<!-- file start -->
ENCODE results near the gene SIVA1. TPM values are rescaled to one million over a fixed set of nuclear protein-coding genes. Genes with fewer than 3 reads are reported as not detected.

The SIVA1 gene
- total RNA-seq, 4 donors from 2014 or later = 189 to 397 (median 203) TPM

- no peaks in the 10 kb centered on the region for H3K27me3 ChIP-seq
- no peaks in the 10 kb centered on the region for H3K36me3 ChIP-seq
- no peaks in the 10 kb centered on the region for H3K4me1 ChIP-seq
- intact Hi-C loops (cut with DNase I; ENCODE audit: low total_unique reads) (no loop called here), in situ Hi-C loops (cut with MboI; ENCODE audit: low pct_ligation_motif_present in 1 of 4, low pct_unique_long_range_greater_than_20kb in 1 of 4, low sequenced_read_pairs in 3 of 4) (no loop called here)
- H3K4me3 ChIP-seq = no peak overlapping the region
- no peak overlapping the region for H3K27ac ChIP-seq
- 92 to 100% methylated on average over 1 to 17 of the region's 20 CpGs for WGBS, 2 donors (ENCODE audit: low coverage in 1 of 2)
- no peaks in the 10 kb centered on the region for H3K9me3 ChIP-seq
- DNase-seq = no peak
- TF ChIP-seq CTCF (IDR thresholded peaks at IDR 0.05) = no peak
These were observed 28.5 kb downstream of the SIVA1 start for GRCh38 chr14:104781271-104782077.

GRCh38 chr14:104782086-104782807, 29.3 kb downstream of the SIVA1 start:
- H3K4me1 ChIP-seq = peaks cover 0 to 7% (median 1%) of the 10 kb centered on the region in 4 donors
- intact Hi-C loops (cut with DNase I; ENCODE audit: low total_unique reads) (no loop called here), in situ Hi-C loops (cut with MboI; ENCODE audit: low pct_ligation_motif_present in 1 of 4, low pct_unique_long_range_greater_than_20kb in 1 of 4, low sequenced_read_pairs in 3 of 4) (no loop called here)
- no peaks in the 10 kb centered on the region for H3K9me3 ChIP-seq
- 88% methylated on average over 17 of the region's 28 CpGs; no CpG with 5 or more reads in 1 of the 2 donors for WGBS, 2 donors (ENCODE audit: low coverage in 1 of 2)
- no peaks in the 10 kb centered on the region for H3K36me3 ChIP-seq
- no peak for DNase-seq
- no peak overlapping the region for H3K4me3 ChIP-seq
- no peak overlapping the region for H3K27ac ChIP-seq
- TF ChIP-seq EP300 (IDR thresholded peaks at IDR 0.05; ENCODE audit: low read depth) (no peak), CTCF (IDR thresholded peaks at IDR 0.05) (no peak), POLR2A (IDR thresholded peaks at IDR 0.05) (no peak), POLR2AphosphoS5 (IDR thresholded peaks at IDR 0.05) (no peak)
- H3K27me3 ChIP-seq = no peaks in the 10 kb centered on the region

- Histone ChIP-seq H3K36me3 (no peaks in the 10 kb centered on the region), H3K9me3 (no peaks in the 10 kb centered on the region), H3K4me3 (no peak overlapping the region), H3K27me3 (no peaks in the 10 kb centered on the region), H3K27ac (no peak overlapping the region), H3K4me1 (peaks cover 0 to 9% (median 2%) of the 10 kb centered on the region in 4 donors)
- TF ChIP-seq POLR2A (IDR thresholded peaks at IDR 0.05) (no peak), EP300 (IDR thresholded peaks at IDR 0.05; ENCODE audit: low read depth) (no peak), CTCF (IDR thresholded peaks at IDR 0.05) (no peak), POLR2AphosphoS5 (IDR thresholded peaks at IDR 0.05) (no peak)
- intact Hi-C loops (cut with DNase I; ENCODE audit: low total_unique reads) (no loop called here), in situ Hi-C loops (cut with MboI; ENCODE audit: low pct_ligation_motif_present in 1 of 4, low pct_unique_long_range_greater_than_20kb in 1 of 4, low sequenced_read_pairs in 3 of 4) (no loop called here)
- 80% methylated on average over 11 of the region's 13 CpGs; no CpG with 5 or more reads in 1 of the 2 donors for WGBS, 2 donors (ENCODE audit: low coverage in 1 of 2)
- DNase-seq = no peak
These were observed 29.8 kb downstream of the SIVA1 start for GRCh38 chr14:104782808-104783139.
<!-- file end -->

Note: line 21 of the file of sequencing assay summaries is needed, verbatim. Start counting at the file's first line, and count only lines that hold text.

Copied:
- no peak for DNase-seq